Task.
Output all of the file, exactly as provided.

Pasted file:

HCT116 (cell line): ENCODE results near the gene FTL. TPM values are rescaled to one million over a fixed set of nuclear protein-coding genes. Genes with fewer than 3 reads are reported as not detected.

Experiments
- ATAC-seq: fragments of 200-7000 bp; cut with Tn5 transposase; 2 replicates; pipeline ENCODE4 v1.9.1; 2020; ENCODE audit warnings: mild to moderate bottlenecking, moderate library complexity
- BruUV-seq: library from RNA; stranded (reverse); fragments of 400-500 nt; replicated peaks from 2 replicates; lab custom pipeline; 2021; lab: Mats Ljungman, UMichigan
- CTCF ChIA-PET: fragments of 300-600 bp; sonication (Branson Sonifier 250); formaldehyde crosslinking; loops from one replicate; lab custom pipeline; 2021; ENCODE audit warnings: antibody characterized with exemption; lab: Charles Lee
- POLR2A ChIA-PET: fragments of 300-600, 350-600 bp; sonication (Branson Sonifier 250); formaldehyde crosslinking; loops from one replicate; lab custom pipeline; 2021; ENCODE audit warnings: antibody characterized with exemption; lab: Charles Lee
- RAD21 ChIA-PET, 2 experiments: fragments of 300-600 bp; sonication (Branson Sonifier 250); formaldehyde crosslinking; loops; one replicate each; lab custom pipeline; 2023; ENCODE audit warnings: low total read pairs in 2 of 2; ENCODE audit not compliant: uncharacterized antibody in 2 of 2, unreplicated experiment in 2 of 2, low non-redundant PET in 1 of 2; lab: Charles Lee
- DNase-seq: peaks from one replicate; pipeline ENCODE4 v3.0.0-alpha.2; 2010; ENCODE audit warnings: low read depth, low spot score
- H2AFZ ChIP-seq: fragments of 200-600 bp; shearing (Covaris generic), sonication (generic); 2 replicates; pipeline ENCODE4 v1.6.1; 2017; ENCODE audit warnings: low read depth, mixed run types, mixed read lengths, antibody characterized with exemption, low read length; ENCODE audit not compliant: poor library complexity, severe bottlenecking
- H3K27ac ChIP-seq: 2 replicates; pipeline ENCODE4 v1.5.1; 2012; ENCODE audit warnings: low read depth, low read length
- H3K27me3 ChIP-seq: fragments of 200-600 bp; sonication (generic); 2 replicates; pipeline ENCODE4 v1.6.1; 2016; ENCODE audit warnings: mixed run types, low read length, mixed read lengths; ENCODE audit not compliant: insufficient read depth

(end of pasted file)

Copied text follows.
HCT116 (cell line): ENCODE results near the gene FTL. TPM values are rescaled to one million over a fixed set of nuclear protein-coding genes. Genes with fewer than 3 reads are reported as not detected.

Experiments
- ATAC-seq: fragments of 200-7000 bp; cut with Tn5 transposase; 2 replicates; pipeline ENCODE4 v1.9.1; 2020; ENCODE audit warnings: mild to moderate bottlenecking, moderate library complexity
- BruUV-seq: library from RNA; stranded (reverse); fragments of 400-500 nt; replicated peaks from 2 replicates; lab custom pipeline; 2021; lab: Mats Ljungman, UMichigan
- CTCF ChIA-PET: fragments of 300-600 bp; sonication (Branson Sonifier 250); formaldehyde crosslinking; loops from one replicate; lab custom pipeline; 2021; ENCODE audit warnings: antibody characterized with exemption; lab: Charles Lee
- POLR2A ChIA-PET: fragments of 300-600, 350-600 bp; sonication (Branson Sonifier 250); formaldehyde crosslinking; loops from one replicate; lab custom pipeline; 2021; ENCODE audit warnings: antibody characterized with exemption; lab: Charles Lee
- RAD21 ChIA-PET, 2 experiments: fragments of 300-600 bp; sonication (Branson Sonifier 250); formaldehyde crosslinking; loops; one replicate each; lab custom pipeline; 2023; ENCODE audit warnings: low total read pairs in 2 of 2; ENCODE audit not compliant: uncharacterized antibody in 2 of 2, unreplicated experiment in 2 of 2, low non-redundant PET in 1 of 2; lab: Charles Lee
- DNase-seq: peaks from one replicate; pipeline ENCODE4 v3.0.0-alpha.2; 2010; ENCODE audit warnings: low read depth, low spot score
- H2AFZ ChIP-seq: fragments of 200-600 bp; shearing (Covaris generic), sonication (generic); 2 replicates; pipeline ENCODE4 v1.6.1; 2017; ENCODE audit warnings: low read depth, mixed run types, mixed read lengths, antibody characterized with exemption, low read length; ENCODE audit not compliant: poor library complexity, severe bottlenecking
- H3K27ac ChIP-seq: 2 replicates; pipeline ENCODE4 v1.5.1; 2012; ENCODE audit warnings: low read depth, low read length
- H3K27me3 ChIP-seq: fragments of 200-600 bp; sonication (generic); 2 replicates; pipeline ENCODE4 v1.6.1; 2016; ENCODE audit warnings: mixed run types, low read length, mixed read lengths; ENCODE audit not compliant: insufficient read depth